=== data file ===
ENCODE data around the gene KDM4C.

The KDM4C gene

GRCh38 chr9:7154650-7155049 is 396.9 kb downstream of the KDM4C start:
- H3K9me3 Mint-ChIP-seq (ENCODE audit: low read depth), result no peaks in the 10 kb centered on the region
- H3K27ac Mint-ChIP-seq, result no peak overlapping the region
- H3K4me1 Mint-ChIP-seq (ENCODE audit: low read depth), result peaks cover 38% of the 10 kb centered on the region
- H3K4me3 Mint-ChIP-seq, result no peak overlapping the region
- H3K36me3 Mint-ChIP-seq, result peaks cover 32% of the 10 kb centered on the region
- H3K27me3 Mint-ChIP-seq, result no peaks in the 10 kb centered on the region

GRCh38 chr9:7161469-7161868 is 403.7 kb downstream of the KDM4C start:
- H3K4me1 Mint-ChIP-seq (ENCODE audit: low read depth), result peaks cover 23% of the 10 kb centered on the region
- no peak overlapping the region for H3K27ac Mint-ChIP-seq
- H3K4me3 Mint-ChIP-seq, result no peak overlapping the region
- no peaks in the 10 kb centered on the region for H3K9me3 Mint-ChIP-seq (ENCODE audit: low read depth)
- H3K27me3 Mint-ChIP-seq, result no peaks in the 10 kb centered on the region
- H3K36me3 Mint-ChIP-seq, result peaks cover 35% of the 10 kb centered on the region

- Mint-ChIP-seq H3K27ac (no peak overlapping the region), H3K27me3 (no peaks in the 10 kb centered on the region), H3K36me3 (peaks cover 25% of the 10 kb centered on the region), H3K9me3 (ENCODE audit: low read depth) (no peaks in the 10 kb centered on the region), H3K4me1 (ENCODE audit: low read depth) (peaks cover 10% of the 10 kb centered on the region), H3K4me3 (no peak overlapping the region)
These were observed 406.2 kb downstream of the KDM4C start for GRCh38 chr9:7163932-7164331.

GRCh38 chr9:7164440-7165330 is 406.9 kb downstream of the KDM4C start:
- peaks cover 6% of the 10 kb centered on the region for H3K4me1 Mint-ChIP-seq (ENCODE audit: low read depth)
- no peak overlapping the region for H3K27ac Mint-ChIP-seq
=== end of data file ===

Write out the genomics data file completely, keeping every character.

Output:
ENCODE data around the gene KDM4C.

The KDM4C gene

GRCh38 chr9:7154650-7155049 is 396.9 kb downstream of the KDM4C start:
- H3K9me3 Mint-ChIP-seq (ENCODE audit: low read depth), result no peaks in the 10 kb centered on the region
- H3K27ac Mint-ChIP-seq, result no peak overlapping the region
- H3K4me1 Mint-ChIP-seq (ENCODE audit: low read depth), result peaks cover 38% of the 10 kb centered on the region
- H3K4me3 Mint-ChIP-seq, result no peak overlapping the region
- H3K36me3 Mint-ChIP-seq, result peaks cover 32% of the 10 kb centered on the region
- H3K27me3 Mint-ChIP-seq, result no peaks in the 10 kb centered on the region

GRCh38 chr9:7161469-7161868 is 403.7 kb downstream of the KDM4C start:
- H3K4me1 Mint-ChIP-seq (ENCODE audit: low read depth), result peaks cover 23% of the 10 kb centered on the region
- no peak overlapping the region for H3K27ac Mint-ChIP-seq
- H3K4me3 Mint-ChIP-seq, result no peak overlapping the region
- no peaks in the 10 kb centered on the region for H3K9me3 Mint-ChIP-seq (ENCODE audit: low read depth)
- H3K27me3 Mint-ChIP-seq, result no peaks in the 10 kb centered on the region
- H3K36me3 Mint-ChIP-seq, result peaks cover 35% of the 10 kb centered on the region

- Mint-ChIP-seq H3K27ac (no peak overlapping the region), H3K27me3 (no peaks in the 10 kb centered on the region), H3K36me3 (peaks cover 25% of the 10 kb centered on the region), H3K9me3 (ENCODE audit: low read depth) (no peaks in the 10 kb centered on the region), H3K4me1 (ENCODE audit: low read depth) (peaks cover 10% of the 10 kb centered on the region), H3K4me3 (no peak overlapping the region)
These were observed 406.2 kb downstream of the KDM4C start for GRCh38 chr9:7163932-7164331.

GRCh38 chr9:7164440-7165330 is 406.9 kb downstream of the KDM4C start:
- peaks cover 6% of the 10 kb centered on the region for H3K4me1 Mint-ChIP-seq (ENCODE audit: low read depth)
- no peak overlapping the region for H3K27ac Mint-ChIP-seq